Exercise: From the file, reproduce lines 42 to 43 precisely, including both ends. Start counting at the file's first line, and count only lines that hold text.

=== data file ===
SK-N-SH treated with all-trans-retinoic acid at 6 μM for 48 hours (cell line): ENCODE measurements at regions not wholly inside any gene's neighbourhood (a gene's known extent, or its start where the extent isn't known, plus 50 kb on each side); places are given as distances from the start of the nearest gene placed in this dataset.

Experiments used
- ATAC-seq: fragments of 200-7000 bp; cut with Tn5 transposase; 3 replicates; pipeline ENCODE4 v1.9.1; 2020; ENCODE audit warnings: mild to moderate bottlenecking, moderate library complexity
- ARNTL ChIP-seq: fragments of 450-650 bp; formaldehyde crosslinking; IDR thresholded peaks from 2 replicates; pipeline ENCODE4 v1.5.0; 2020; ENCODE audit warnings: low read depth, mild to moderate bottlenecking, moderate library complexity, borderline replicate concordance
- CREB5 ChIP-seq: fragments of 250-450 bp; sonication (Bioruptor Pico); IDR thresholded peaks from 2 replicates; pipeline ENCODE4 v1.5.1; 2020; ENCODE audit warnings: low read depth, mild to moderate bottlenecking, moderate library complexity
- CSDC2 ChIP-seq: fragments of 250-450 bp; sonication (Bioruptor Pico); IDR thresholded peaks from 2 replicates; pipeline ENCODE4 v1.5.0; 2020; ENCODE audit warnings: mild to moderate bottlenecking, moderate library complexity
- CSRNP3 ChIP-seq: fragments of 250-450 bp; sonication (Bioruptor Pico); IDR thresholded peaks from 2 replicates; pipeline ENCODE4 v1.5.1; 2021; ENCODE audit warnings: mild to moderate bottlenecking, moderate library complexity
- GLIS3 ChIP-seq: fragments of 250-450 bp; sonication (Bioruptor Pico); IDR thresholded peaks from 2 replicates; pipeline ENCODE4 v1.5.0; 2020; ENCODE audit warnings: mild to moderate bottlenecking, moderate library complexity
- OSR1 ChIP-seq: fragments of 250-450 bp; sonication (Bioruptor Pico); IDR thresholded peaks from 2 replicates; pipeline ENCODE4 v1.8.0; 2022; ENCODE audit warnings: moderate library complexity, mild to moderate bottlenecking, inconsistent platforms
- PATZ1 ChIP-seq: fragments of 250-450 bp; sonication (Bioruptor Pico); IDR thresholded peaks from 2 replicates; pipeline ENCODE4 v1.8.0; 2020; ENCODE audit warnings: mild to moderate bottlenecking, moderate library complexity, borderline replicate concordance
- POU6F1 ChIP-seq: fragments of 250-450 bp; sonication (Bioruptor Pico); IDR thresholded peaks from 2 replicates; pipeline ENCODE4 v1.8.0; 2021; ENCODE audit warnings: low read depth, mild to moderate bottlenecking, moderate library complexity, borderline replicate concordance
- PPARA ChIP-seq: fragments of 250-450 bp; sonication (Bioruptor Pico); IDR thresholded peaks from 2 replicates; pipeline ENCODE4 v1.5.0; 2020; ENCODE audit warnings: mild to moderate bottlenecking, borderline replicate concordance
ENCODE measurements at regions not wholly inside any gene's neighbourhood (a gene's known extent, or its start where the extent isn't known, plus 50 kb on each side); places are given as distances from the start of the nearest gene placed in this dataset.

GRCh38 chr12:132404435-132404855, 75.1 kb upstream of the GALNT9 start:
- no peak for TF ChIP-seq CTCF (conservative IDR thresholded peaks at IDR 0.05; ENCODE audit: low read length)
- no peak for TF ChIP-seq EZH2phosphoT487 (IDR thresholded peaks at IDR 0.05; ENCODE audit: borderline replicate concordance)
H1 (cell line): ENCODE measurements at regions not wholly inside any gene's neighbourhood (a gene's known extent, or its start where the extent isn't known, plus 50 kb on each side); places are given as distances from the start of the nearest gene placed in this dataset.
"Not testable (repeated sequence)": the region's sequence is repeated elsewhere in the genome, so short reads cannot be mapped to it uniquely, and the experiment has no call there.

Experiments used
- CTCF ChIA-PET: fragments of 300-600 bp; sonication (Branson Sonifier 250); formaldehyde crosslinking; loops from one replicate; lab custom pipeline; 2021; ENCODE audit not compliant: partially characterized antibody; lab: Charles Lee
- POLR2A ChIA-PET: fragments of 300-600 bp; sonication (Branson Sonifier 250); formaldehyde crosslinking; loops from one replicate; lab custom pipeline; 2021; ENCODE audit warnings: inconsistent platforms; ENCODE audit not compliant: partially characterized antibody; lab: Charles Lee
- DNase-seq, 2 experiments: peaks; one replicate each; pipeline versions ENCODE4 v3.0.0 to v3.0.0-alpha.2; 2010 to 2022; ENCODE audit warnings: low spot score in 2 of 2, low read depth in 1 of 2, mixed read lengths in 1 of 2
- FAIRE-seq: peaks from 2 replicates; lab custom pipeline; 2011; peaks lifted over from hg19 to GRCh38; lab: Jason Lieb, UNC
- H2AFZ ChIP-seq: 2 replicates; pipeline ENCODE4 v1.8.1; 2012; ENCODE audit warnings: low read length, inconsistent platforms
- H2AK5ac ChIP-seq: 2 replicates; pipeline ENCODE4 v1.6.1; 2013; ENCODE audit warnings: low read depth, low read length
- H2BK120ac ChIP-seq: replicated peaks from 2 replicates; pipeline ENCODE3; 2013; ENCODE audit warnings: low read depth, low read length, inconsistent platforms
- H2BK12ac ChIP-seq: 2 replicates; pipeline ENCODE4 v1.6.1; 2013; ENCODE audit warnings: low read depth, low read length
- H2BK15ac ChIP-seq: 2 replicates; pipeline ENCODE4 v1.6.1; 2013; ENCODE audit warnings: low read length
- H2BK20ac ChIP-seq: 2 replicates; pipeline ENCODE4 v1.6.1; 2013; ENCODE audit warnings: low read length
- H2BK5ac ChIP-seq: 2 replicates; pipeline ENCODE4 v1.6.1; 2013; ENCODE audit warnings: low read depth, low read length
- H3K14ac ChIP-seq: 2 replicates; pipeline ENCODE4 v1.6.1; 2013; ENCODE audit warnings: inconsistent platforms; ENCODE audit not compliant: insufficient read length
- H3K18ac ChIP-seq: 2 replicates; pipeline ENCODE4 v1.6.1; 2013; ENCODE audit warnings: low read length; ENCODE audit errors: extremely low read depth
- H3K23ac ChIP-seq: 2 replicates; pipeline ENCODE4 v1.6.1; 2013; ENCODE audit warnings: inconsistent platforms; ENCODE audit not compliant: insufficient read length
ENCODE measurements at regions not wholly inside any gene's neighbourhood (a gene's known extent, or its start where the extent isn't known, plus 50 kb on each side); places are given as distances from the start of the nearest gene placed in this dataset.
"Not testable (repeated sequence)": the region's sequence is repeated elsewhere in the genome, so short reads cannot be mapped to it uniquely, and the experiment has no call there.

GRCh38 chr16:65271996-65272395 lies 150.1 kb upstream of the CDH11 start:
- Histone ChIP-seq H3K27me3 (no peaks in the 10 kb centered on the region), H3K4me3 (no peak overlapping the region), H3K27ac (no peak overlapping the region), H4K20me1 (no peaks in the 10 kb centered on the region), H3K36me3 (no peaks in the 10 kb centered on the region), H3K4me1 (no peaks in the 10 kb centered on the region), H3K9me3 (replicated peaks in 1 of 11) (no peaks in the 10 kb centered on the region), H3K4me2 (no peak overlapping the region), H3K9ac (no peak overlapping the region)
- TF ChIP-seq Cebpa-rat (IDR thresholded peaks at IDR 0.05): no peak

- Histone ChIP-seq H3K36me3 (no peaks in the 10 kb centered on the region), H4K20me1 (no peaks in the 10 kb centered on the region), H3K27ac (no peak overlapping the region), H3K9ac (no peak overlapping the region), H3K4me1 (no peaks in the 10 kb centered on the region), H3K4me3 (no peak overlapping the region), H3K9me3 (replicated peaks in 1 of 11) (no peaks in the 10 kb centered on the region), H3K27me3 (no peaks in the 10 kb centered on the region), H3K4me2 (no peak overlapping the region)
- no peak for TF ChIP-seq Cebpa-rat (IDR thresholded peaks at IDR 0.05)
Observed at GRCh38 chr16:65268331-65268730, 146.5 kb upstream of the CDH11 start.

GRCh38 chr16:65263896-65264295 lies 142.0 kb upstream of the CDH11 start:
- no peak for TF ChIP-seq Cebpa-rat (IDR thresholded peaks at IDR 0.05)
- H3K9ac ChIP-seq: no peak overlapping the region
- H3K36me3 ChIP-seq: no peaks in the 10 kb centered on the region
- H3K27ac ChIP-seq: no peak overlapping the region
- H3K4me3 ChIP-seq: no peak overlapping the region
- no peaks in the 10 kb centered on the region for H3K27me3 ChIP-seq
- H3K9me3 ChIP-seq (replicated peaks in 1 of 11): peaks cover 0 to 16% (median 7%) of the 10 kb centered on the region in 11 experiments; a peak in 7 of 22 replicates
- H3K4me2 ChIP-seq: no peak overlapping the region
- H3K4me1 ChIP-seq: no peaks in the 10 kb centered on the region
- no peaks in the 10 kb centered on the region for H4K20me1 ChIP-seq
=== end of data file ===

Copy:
GRCh38 chr16:65263896-65264295 lies 142.0 kb upstream of the CDH11 start:
- no peak for TF ChIP-seq Cebpa-rat (IDR thresholded peaks at IDR 0.05)